Testosterone Movie Review
Cast & Crew
Director : David Moreton
Testosterone opens with graphic novelist Dean (David Sutcliffe) and his devastatingly good-looking Argentinean boyfriend Pablo (Antonio Sabato Jr.) leading a perfect L.A. life. But suddenly Pablo disappears, and Dean simply can't let him go. When he bumps into Pablo's mother (Sonia Braga, having a great time playing the dragon lady of Buenos Aires) at an art gallery, she informs him that Pablo has returned to Argentina, and that's the end of that.
But it isn't, of course. Dean hops the next Aerolineas Argentinas flight, and soon he's patrolling the streets of Buenos Aires in search of Pablo. He heads first to Pablo's lavish family home, but Mom is expecting him, and the police are quickly summoned. Looking for help, Dean finds Sofia (Celina Font), who works in a coffee shop across the street from the home, and soon he also meets her sexy brother, Marcos (Leonardo Brzezicki), who we will soon learn is one of Pablo's many ex-boyfriends.
Now the noirish entanglements begin. Who's pursuing whom? Who's lying to whom? Whose motivations are pure? Whose aren't? And who will Dean have sex with first? The gorgeous Marcos or the gorgeous bellboy in Dean's hotel? (What's the Spanish word for "full monty" by the way?)
Testosterone isn't really about anything. It's incredibly plot-heavy yet feels light as a feather, as if it were thrown together mainly to give interested audiences a good look at what's been hiding in Antonio Sabato Jr.'s Calvin Klein underpants for all these years. (It's the one part of his body that doesn't have a ridiculous tattoo on it.) Despite an engaging cast, led by the amusingly sarcastic Sutcliffe and including a delightful cameo turn from the great Jennifer Coolidge, who can do no wrong in this reviewer's opinion, it feels flat and conflicted, part sex farce and part moody drama. And the parts add up to not a whole hell of a lot. In the end, it's mainly a collection of unpleasant and selfish people bouncing off each other and inflicting pain with each bounce.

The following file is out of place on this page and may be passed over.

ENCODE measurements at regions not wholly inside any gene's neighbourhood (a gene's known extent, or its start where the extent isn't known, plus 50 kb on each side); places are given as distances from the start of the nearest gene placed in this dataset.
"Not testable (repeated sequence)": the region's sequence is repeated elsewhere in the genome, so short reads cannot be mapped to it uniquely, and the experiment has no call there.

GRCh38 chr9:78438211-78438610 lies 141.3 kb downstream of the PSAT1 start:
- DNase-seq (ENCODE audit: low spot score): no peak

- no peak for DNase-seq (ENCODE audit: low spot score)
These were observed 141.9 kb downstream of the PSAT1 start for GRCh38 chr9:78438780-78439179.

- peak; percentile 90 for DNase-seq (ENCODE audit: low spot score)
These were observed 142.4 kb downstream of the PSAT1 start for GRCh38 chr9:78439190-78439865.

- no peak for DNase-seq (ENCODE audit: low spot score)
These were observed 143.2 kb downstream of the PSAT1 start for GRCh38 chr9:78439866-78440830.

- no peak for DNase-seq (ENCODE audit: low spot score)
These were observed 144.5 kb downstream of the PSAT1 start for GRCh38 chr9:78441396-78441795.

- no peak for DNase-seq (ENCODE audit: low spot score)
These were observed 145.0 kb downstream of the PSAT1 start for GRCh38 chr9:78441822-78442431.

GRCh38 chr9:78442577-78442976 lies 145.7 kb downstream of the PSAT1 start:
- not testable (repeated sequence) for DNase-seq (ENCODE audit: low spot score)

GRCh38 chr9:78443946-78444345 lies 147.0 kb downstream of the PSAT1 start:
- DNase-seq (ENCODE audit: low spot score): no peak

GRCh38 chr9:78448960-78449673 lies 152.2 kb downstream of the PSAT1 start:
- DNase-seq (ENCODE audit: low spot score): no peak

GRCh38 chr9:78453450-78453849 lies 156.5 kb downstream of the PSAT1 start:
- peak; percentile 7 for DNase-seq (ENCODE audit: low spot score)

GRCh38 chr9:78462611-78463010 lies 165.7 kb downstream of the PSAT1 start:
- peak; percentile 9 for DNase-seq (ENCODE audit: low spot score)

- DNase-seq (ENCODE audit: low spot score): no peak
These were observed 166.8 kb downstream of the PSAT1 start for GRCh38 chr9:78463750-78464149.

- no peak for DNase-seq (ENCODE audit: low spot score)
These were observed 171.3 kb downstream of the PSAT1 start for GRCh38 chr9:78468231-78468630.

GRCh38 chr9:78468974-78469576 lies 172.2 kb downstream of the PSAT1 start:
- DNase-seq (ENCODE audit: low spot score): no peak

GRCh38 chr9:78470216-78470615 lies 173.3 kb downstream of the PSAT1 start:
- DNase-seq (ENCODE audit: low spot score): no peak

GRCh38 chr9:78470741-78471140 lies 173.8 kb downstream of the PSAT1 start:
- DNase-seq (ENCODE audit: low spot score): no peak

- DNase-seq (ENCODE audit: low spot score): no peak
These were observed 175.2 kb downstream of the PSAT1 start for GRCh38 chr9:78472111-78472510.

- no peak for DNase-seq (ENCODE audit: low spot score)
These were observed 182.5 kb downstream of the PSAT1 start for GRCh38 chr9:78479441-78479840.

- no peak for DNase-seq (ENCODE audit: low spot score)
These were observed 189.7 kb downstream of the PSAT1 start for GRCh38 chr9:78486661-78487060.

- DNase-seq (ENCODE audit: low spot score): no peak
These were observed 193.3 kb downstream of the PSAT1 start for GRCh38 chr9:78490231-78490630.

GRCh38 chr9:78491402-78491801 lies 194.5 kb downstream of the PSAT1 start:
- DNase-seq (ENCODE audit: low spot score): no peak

When watching Martin Scorsese's After Hours, you want to yell at Griffin Dunne, "Just walk north. Just go home! Your problems will be over." But naturally he doesn't because then the movie would end too soon. It's the same with Testosterone. You want to shout: "Just go to the airport, Dean. Listen to Sonia Braga. Just go home!"
Touch my brooding.
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